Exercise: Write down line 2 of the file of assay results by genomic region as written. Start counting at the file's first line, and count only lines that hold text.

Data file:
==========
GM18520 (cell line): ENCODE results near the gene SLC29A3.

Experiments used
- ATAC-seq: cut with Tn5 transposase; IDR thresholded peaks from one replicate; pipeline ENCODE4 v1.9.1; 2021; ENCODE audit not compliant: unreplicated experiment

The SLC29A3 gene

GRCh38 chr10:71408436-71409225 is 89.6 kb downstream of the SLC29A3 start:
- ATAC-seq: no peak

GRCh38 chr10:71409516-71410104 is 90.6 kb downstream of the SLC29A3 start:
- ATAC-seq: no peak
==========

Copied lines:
Experiments used